The Caribbean is being urged to make a more significant impact by aggressively tapping into the flourishing Canadian market, as that country’s citizens shy away from its closest neighbours, the United States (US).
According to data released by the Canadian Tourism Research Institute, half of Canadians and 37 per cent of likely visitors to the US reported that the Trump presidency will negatively impact their travel plans.
The news comes as the region experiences an increase in the number of Canadian visitors choosing to vacation here. Of the number of islands frequented by them, only five have seen a reduction in arrivals - Cuba, Bermuda, Turks and Caicos, The Bahamas and St Maarten.
Even with Cuba’s reduction of 5.2 per cent, the island remains the most popular destination for their citizens. Some 1.4 million Canadians visited the Spanish-speaking country between January and July 2017, while the Dominican Republic welcomed 827,000 and Jamaica, 512,000. Both countries have seen an increase of 8.5 per cent and 1.4 per cent in stopover arrivals respectively.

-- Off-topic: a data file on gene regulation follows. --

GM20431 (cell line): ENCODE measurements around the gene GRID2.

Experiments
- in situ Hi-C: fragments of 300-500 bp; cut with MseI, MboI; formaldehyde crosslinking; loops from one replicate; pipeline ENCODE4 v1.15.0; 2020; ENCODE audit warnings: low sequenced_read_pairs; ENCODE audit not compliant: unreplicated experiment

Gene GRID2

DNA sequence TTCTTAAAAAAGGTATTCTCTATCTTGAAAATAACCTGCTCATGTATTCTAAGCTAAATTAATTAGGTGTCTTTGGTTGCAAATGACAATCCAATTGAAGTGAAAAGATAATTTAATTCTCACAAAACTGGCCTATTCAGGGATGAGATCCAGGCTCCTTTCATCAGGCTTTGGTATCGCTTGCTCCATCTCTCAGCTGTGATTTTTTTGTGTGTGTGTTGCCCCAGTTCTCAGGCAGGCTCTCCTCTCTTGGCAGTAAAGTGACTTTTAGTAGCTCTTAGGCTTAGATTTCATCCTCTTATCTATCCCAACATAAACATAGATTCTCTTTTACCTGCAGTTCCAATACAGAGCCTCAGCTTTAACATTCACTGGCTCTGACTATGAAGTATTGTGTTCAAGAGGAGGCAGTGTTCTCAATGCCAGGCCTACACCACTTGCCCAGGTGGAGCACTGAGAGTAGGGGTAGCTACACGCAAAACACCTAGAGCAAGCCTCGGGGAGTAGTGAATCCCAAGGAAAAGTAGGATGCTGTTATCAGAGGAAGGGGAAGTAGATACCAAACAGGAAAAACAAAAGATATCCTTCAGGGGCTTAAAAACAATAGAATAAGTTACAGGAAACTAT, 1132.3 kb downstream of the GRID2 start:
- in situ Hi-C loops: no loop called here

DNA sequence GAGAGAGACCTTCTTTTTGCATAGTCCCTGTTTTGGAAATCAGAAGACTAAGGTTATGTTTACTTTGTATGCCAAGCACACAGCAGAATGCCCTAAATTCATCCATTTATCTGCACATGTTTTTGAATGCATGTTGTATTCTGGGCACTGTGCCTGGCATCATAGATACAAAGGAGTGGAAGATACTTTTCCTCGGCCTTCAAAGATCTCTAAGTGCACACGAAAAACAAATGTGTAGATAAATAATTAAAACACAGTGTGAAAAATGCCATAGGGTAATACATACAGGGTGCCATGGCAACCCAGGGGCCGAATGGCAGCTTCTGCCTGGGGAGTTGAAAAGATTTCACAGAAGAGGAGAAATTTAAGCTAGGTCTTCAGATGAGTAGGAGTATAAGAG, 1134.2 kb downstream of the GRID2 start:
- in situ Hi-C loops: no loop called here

Addressing delegates at the Caribbean Tourism Organisation’s (CTO), State of the Tourism Industry Conference (SOTIC 2017) now on in Grenada, Jennifer Hendry, senior research associate at the institute, said travellers from Quebec are the most ambivalent; while British Colombia and Ontario residents are least likely to vacation stateside while Donald Trump is president of the US.
She said the likelihood of the negative impact to travel to the US decreases with age.
Optimistic about the outlook for the region, Hendry said arrivals estimated to recover this year, with the forecast for 2017-2021 at a 2.2 per cent average annual rate of growth.
She was cautious about the effects of the recent hurricanes, but said she expected the overall impact on the upcoming travel season to be minimal.
JAMAICA: #SOTIC2017 | Caribbean urged to pull in Canadians avoiding Trump
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